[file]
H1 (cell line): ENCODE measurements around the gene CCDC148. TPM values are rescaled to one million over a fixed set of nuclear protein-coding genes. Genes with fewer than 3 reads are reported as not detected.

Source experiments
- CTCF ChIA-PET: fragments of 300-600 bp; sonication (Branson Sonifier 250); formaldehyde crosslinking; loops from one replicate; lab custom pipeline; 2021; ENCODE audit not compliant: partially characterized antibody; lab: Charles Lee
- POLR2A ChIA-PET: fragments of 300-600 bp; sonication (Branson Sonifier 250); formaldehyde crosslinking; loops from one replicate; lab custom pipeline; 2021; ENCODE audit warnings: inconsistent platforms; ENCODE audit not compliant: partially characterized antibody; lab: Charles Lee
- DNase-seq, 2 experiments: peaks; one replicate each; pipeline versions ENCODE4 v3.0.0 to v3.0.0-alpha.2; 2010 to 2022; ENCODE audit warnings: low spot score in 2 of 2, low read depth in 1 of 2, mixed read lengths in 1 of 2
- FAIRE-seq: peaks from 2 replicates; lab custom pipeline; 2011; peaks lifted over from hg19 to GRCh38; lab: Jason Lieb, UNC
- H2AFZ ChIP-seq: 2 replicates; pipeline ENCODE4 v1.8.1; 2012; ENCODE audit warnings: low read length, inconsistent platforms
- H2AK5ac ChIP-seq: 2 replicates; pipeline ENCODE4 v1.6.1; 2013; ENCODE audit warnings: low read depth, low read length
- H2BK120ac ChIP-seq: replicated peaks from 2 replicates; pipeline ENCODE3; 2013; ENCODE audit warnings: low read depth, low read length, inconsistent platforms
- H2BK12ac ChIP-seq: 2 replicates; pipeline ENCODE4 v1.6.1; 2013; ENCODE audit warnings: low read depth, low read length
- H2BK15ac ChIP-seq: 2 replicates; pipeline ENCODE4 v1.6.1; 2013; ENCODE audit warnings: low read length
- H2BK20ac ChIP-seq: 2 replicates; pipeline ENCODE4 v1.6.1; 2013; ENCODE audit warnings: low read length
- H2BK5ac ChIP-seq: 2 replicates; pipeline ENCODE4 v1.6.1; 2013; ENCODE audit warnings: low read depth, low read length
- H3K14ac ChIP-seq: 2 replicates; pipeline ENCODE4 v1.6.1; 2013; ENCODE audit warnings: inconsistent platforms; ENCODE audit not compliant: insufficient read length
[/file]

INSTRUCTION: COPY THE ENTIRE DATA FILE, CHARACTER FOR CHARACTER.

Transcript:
H1 (cell line): ENCODE measurements around the gene CCDC148. TPM values are rescaled to one million over a fixed set of nuclear protein-coding genes. Genes with fewer than 3 reads are reported as not detected.

Source experiments
- CTCF ChIA-PET: fragments of 300-600 bp; sonication (Branson Sonifier 250); formaldehyde crosslinking; loops from one replicate; lab custom pipeline; 2021; ENCODE audit not compliant: partially characterized antibody; lab: Charles Lee
- POLR2A ChIA-PET: fragments of 300-600 bp; sonication (Branson Sonifier 250); formaldehyde crosslinking; loops from one replicate; lab custom pipeline; 2021; ENCODE audit warnings: inconsistent platforms; ENCODE audit not compliant: partially characterized antibody; lab: Charles Lee
- DNase-seq, 2 experiments: peaks; one replicate each; pipeline versions ENCODE4 v3.0.0 to v3.0.0-alpha.2; 2010 to 2022; ENCODE audit warnings: low spot score in 2 of 2, low read depth in 1 of 2, mixed read lengths in 1 of 2
- FAIRE-seq: peaks from 2 replicates; lab custom pipeline; 2011; peaks lifted over from hg19 to GRCh38; lab: Jason Lieb, UNC
- H2AFZ ChIP-seq: 2 replicates; pipeline ENCODE4 v1.8.1; 2012; ENCODE audit warnings: low read length, inconsistent platforms
- H2AK5ac ChIP-seq: 2 replicates; pipeline ENCODE4 v1.6.1; 2013; ENCODE audit warnings: low read depth, low read length
- H2BK120ac ChIP-seq: replicated peaks from 2 replicates; pipeline ENCODE3; 2013; ENCODE audit warnings: low read depth, low read length, inconsistent platforms
- H2BK12ac ChIP-seq: 2 replicates; pipeline ENCODE4 v1.6.1; 2013; ENCODE audit warnings: low read depth, low read length
- H2BK15ac ChIP-seq: 2 replicates; pipeline ENCODE4 v1.6.1; 2013; ENCODE audit warnings: low read length
- H2BK20ac ChIP-seq: 2 replicates; pipeline ENCODE4 v1.6.1; 2013; ENCODE audit warnings: low read length
- H2BK5ac ChIP-seq: 2 replicates; pipeline ENCODE4 v1.6.1; 2013; ENCODE audit warnings: low read depth, low read length
- H3K14ac ChIP-seq: 2 replicates; pipeline ENCODE4 v1.6.1; 2013; ENCODE audit warnings: inconsistent platforms; ENCODE audit not compliant: insufficient read length